Canadians cheered, people clapped, leftists smiled, and bigots raised their hats in appreciation when Justin Trudeau mentioned that he wouldn’t let Canada and himself be pushed around by the President of the United States; Donald Trump.
But, is playing to the crowd a safe bet for Prime Minister Trudeau? Or is he going to mess up trade relations in North America due to his populist strategies?
Experts in Canada warn that playing for the crowd and falling to populist measures is something that can come back and haunt Trudeau brutally.
Trudeau and Canada need positive trade within North America more than anything currently. They are at that stage of time where displeasing either Trump or the American public is not a narrative they should follow!
In fact, it has to be said that public appeasement within Canada rests more on the outcome of these talks than on the tough words of Trudeau.
Trudeau could sugarcoat his statements as much as he wants, but the people, at the end of the day, want a positive trade deal. His words won’t make the cut anymore.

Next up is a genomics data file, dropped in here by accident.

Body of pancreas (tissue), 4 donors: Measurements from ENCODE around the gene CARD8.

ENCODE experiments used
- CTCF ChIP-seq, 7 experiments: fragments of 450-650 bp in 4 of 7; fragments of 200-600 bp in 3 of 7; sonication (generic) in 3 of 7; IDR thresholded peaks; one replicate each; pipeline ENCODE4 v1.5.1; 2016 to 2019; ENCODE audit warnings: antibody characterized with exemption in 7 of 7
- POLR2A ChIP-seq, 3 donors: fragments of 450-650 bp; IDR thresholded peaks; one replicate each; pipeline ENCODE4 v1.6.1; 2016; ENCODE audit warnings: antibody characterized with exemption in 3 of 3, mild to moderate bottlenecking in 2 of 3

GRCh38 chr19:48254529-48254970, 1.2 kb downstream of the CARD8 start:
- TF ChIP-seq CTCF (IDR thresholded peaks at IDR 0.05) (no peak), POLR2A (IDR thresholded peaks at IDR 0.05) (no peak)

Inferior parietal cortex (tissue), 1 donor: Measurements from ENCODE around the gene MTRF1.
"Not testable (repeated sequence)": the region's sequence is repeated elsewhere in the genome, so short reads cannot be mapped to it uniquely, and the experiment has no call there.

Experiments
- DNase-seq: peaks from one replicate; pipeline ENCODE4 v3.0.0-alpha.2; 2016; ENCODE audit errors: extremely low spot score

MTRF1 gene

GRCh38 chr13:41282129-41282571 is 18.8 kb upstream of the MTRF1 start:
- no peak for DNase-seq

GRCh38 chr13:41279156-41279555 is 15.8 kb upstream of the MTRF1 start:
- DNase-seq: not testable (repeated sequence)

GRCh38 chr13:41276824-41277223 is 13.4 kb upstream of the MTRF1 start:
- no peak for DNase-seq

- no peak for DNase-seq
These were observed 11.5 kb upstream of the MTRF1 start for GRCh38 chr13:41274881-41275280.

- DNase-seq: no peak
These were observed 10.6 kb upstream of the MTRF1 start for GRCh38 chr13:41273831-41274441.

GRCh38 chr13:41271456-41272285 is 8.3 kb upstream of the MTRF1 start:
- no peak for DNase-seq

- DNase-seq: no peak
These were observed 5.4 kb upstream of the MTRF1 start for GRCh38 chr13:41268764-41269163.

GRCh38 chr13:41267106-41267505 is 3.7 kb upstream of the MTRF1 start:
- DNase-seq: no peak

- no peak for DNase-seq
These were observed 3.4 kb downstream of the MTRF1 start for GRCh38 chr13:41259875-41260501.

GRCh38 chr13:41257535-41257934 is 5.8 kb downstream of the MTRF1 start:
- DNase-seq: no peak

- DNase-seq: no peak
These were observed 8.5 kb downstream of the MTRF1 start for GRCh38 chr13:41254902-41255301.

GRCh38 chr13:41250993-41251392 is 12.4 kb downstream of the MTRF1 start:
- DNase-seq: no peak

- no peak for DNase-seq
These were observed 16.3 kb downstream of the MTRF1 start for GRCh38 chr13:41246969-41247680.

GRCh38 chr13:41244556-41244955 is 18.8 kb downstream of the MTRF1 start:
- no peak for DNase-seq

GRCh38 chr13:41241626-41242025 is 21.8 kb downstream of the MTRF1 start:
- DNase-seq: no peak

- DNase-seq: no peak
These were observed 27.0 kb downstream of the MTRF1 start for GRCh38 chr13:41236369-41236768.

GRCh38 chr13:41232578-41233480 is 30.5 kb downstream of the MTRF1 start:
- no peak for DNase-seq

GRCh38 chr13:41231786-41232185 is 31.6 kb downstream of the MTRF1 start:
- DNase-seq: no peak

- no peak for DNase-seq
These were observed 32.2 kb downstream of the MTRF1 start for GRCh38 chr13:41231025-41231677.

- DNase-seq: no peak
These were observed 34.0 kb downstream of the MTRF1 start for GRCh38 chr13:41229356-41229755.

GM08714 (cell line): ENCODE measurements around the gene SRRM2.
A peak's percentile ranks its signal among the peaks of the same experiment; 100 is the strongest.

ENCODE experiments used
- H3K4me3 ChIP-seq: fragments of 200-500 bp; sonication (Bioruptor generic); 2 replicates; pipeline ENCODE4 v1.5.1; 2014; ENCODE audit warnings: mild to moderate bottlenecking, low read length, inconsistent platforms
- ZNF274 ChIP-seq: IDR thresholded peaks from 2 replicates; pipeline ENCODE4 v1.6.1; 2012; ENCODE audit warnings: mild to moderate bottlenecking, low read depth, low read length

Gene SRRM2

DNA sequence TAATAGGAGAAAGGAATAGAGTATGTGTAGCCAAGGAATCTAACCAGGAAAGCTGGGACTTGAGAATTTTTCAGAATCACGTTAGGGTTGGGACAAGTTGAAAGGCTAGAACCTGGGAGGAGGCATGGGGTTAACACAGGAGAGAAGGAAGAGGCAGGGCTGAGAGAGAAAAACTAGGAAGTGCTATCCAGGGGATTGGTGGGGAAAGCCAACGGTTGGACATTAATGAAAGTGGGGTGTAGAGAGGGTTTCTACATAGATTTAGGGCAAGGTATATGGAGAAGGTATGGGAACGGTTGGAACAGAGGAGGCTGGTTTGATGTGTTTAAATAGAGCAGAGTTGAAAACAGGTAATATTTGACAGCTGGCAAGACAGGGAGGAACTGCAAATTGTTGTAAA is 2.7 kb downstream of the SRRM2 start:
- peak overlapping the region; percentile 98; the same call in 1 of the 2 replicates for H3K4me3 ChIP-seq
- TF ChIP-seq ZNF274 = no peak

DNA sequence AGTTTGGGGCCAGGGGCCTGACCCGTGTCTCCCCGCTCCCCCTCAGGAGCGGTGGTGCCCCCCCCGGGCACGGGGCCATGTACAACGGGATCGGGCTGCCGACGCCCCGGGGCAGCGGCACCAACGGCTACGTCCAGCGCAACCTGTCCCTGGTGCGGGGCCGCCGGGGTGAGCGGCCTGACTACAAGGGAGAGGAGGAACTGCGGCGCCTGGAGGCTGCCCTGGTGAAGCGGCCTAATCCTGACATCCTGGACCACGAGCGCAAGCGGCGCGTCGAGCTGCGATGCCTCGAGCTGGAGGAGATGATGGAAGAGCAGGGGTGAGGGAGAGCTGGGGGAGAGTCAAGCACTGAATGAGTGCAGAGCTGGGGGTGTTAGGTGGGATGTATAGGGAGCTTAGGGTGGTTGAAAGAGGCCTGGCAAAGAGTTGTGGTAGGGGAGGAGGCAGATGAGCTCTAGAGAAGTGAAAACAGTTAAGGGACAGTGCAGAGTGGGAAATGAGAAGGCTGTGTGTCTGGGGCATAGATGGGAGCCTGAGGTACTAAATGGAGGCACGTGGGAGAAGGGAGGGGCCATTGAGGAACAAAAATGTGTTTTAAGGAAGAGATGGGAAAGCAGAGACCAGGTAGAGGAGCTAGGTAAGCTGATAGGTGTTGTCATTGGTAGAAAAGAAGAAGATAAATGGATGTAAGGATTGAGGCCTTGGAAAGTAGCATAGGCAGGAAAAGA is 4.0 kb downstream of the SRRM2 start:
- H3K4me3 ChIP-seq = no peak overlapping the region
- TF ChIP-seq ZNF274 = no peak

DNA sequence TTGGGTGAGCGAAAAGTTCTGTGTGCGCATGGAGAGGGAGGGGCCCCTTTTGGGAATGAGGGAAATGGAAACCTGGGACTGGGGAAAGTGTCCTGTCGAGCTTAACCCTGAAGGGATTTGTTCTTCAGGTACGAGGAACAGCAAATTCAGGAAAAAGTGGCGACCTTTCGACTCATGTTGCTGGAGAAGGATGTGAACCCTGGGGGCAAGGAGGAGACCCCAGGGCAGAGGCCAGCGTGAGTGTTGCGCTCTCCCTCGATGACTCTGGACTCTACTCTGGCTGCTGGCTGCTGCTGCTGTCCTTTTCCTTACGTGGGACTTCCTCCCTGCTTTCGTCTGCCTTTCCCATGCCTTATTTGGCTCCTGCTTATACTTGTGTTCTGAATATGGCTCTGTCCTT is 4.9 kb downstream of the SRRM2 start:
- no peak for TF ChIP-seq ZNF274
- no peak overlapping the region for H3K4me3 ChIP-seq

One senior official, who wanted to maintain anonymity, mentioned, “It’s important to be tough and strong when it comes to the national interest.
With that being said, I think we and the U.S. and Mexico would all like to see a swift conclusion to these negotiations.”
Trudeau has had quite some political mishaps lately, and this could be the nail in the coffin for him. The fall in his popularity started with a disastrous trip to India – seriously, who can mess up a trip to India. His popularity fell further with the recent court decision to halt progress on the $4.5 Billion Vancouver pipeline project. If Trudeau messes up here, his political career would be well over.
Prime Minister Trudeau might not realize it yet, but the ground beneath his feet is shakier than it has ever been before.
Emmy Skylar started working for Debate Report in 2017. Emmy grew up in a small town in northern Manitoba. But moved to Ontario for university. Before joining Debate Report, Emmy briefly worked as a freelance journalist for CBC News. She covers politics and the economy.